Thousands of Hezbollah supporters joined a fiery rally in Beirut on Monday as the movement's leader urged Palestinians to rise up after President Trump's decision to recognize Jerusalem as the Israeli capital. 

Demonstrators packed the streets of Beirut's southern suburbs in a carefully managed march. Crowds chanted "Death to America, death to Israel!" and waved Palestinian and Hezbollah flags. 

Israel's military, meanwhile, reported that two rockets were fired at its territory from the Gaza Strip on Monday, the third volley since Trump said last week that he would break with decades of U.S. foreign policy to recognize Jerusalem as Israel's capital. That announcement has sparked protests across the Arab world.

Hundreds of protesters clashed with Lebanese security forces near the U.S. Embassy in Beirut on Sunday, hurling rocks and bottles toward the compound as the army beat back the crowd using tear gas and water cannons.

But so far, more-serious violence has not materialized, and Palestinian concerns about Jerusalem have failed to energize most Arab governments. Many leaders here seem more focused on conflicts in Syria, Yemen and elsewhere that are roiling the region.

Addressing the crowd Monday via video link, Hezbollah leader Hasan Nasrallah described Trump's policy change as a "foolish decision" that would mark the "beginning of the end" of the Jewish state.

"The most important response will be to announce a third Palestinian intifada on all occupied Palestinian territories," he said, using an Arabic term that evokes earlier uprisings. 

Lebanon harbors more than 500,000 Palestinian refugees, many of whom fled their homes in what is now Israel and the West Bank during the wars of 1948 and 1967. The Lebanese state has never formally recognized their status as refugees, and Palestinians are barred from dozens of professions. 

Sitting on the sidewalk during Nasrallah's speech Thursday was Alia Shahata, born in 1948 to parents who she said left Palestinian territories after being expelled from their home.

"Trump is humiliating all Arabs with his decision," she said. "My family has no rights here in Lebanon. Our boys all work on coffee stalls inside the refugee camp. Know that we would all go back to Palestinian territories tomorrow if we could." 

As she spoke, a group of boys no older than 10 posed for photographs in the street, dressed in military fatigues and raising their hands in Hezbollah salutes. Founded in response to Israel's 1982 invasion of Lebanon, Hezbollah, a Shiite militia backed by Iran, has also played a key role in turning the tide of Syria's civil war in favor of President Bashar al-Assad.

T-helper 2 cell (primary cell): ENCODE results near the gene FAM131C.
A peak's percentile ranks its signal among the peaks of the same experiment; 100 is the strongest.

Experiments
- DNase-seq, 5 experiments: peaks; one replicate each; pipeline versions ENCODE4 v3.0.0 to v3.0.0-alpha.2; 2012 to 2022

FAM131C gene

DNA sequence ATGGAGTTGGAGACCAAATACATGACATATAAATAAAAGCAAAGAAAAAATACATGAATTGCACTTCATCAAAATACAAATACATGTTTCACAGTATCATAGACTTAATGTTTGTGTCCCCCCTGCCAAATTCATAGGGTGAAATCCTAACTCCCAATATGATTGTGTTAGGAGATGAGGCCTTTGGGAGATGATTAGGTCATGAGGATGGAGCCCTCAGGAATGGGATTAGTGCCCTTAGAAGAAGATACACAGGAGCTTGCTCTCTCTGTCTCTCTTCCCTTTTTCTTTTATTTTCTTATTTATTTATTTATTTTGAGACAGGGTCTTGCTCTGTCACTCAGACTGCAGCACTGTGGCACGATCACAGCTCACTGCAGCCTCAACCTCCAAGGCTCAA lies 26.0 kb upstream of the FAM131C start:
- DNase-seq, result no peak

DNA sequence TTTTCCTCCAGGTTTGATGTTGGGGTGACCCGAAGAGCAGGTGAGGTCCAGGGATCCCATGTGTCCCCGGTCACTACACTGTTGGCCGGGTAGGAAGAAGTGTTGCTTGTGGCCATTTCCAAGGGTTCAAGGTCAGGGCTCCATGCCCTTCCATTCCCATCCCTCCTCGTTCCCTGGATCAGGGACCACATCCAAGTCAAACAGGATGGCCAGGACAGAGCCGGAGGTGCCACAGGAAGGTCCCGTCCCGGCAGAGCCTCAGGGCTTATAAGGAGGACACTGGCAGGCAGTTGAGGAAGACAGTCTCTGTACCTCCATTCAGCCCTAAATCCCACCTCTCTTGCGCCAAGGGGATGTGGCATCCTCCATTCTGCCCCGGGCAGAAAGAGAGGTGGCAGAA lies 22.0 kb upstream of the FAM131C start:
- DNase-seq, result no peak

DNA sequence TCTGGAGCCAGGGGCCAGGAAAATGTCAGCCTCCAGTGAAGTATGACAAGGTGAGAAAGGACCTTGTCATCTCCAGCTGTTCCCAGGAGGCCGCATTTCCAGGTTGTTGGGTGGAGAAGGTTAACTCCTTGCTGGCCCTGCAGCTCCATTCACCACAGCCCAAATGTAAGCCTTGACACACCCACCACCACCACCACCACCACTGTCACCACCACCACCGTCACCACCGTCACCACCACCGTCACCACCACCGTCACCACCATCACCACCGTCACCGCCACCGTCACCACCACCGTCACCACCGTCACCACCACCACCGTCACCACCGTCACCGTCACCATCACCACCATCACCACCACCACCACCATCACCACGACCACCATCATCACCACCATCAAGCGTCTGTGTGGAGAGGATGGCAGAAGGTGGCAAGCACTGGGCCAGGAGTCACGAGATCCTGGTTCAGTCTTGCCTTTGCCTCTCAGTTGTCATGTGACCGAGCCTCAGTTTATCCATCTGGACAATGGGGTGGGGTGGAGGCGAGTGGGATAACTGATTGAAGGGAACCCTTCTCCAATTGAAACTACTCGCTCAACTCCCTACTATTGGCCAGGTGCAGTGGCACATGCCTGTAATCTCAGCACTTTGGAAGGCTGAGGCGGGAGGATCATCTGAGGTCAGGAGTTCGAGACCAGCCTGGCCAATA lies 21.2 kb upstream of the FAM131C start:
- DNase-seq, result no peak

Trump's decision to officially recognize Jerusalem as Israel's capital has drawn widespread condemnation from allies around the world, many of whom had seen the city's eventual status as a matter to be settled in a peace agreement between the Israelis and Palestinians. 

European Union foreign policy chief Federica Mogherini said Monday that the 28-member bloc delivered a "clear and united" message to Israeli Prime Minister Benjamin Netanyahu on a visit to Brussels, and that the only "realistic" solution is for two states, with Jerusalem as their shared capital. 

She rejected Netanyahu's public statement that he expects European nations to follow the U.S. lead and move their embassies as well. "He can keep his expectations for others," she said. 

In his speech, Netanyahu said Trump had put "facts on the table" with the recognition of Jerusalem, which he said makes peace possible by recognizing reality. 

But at home in Israel, the fallout continued with the rocket attacks from Gaza.

The Israeli military said it was not sure whether the first rocket reached its territory but responded by bombing two Hamas military posts. No casualties were reported in the exchange.

Hours later a second rocket was fired, the roar of the launch audible from Gaza City, indicating that it may have had a larger payload. The rocket was intercepted by Israel's Iron Dome defense system in the region of Ashkelon. Shortly afterward, bombing could be heard in Gaza. The Israeli military said it had targeted Hamas military posts in northern Gaza.

The rocket fire came just hours after Iranian media reported that Qasem Soleimani, the commander of Iran's elite Quds Force, had reaffirmed support for the Gaza militant groups Islamic Jihad and Hamas during phone calls with their military leaders.

He "urged all resistance movements in the region to boost their readiness to defend the al-Aqsa Mosque," Press TV reported, referring to the Jerusalem mosque.

Iranian President Hassan Rouhani also spoke with Hamas leader Ismail Haniyeh on Monday, it said.

No one immediately asserted responsibility for the rocket fire, but Israeli officials say they hold Hamas responsible for all such firings from Gaza.

Hamas has called for an uprising against Israel in the wake of the Jerusalem announcement. Two of its militants were killed after Israel responded to rocket fire last week, while two protesters who Israel said were rolling burning tires and throwing rocks were also fatally shot near the border.

Loveday Morris in Jerusalem and Hazem Balousha in Gaza City contributed to this report.